Saturday, April 17, 2004

A tradition of valour

Reeta Sharma

Joginder Singh (sitting) with his clan.
Joginder Singh (sitting) with his clan. From left: Brig Kuldip Singh Kang (retd), Maj Sandeep Kang, Capt Mandeep Kaur Kang (retd), Major Babbar Singh Kang and Lt Col Mohan Singh Kang (retd) 

THE youth today are not keen on joining the armed forces. At best, they choose this option as their last resort. The reasons are not hard to find. When a nation is driven by market forces, armed forces appear too lacklustre money-wise to allure the Gen X. In such a scenario, some families bring in a ray of hope. Today, I shall tell you the story of one such family — the Kangs.

Sunder Singh Kang was born in poverty in Boormajra village in Morinda. Of his four sons, the elder two never saw school and died as bachelors. However, his other son Joginder Singh joined the army as a civil clerk during World War II. Soon, he became Junior Commissioned Officer.

This was the beginning, for the Kang family eventually serve the armed forces for the next four generations.

Joginder Singh’s eldest son, Kuldip Singh Kang, displayed his brilliance by bagging scholarship in school. He was selected to the National Defence Academy (NDA) and was the first to represent the entire Ropar belt. His schooldays were as tough as his father’s. Morinda, being a sandy area, had extreme summers and winters. In the rainy season, students had to wade through knee-deep water to reach school. This tough life prepared Kuldip for the strenuous training at NDA.

But a strange handicap stared him in the face: he wasn’t well conversant with the English language. Most of the cadets at NDA were from English-medium schools and well-acquainted with western mannerism and sports for the elite like cricket, tennis, golf, and billiards. Kuldip opted for the most inexpensive athletic sports: running. No prizes for guessing that he beat all his companions at it. In December, 1954, he joined the Jat Regiment at Dagshai.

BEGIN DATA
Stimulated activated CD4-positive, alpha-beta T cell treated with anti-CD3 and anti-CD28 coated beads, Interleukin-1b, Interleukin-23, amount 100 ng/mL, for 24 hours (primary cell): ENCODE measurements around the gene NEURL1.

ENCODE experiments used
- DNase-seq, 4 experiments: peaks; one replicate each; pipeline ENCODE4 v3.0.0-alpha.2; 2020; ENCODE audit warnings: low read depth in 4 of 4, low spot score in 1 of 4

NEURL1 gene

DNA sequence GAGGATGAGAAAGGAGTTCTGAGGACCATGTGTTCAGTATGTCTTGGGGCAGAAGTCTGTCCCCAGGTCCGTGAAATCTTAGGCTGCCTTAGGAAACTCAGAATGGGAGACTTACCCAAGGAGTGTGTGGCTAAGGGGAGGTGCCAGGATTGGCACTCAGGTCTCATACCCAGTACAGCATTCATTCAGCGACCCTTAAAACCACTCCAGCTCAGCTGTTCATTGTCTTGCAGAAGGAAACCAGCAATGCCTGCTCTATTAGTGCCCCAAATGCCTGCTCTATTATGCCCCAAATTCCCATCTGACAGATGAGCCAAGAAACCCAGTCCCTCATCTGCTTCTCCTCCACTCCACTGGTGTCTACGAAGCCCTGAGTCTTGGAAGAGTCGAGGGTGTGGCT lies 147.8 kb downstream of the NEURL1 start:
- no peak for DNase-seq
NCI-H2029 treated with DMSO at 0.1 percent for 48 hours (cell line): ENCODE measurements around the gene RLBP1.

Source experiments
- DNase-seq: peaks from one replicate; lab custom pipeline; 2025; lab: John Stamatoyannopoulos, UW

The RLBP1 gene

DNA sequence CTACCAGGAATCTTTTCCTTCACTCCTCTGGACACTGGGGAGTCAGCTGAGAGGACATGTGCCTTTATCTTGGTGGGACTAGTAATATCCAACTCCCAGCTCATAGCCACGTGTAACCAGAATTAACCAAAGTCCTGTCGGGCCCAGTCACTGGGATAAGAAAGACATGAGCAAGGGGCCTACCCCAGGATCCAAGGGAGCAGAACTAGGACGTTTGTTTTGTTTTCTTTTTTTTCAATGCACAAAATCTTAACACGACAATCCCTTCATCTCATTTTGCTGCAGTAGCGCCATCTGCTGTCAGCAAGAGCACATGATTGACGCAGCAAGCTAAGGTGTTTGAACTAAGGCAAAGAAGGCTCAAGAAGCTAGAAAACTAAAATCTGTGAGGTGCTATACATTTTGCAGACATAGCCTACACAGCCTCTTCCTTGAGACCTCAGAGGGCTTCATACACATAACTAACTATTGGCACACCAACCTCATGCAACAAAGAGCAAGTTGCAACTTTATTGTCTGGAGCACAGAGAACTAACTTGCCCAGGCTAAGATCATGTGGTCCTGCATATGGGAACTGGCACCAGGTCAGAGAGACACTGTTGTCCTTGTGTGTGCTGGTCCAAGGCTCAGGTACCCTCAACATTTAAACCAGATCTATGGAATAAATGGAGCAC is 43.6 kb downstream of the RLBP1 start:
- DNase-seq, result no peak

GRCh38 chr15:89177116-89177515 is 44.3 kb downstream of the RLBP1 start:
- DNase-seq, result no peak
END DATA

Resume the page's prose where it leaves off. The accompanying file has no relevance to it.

Meanwhile, his youngest brother, Surjit Singh Kang, also joined NDA in the very first attempt. After the Chinese aggression of 1962, his third brother, Mohan Singh Kang, too joined the defence services for the Short Service Commission. Amazingly, all three brothers were in active operation. In 1965 Indo-Pak War, Capt Surjit Singh Kang of Seven Sikhs was killed in the Poonch sector. Incidentally, that was the last day of the war. His body was retrieved after the ceasefire and given a military funeral in Poonch itself. This brave soldier was only 24 and unmarried.

Though the entire Kang family at that time was struggling for financial security, they unanimously decided to donate to the village school his insurance benefits as well as the Punjab Government’s grant of Rs 30,000. Besides, the family also set up a trust in his memory. On every September 22, his martyrdom day, financial aid and prizes are awarded to children of the village school where Surjit Singh had studied. Mohan Singh Kang served the nation and retired as Lieutenant Colonel. Brig Kuldip Singh Kang fought in all three wars between India and Pakistan. He also commanded a unit in J and K. After his retirement, he was appointed Director, Defence Welfare, Punjab. He also served as Managing Director of the Punjab Ex-servicemen Corporation. Many people come and take such jobs and retire but only a few leave a mark and Brigadier Kang is one of them. He is credited with the setting up of the War Museum in Ludhiana, and the Defence Services Officers’ Institute and Sainik Bhavan in Sector 21, Chandigarh. Besides, more than 10,000 ex-servicemen were re-employed in Punjab in the reserved quota.

The fourth generation of the Kangs, Brigadier Kang’s only son Major Sandeep Singh Kang, is currently posted in Shimla. He was recently decorated with a Commendation Certificate by the President of India. His daughter Mandeep has already completed five years of Short Service Commission. Lt. Col Mohan Singh Kang’s only son Major Babbar Singh Kang is in Signal Corps.

Ask the Kang family about their fifth generation joining the defence services, and they are game for it.

This feature was published on April 10, 2004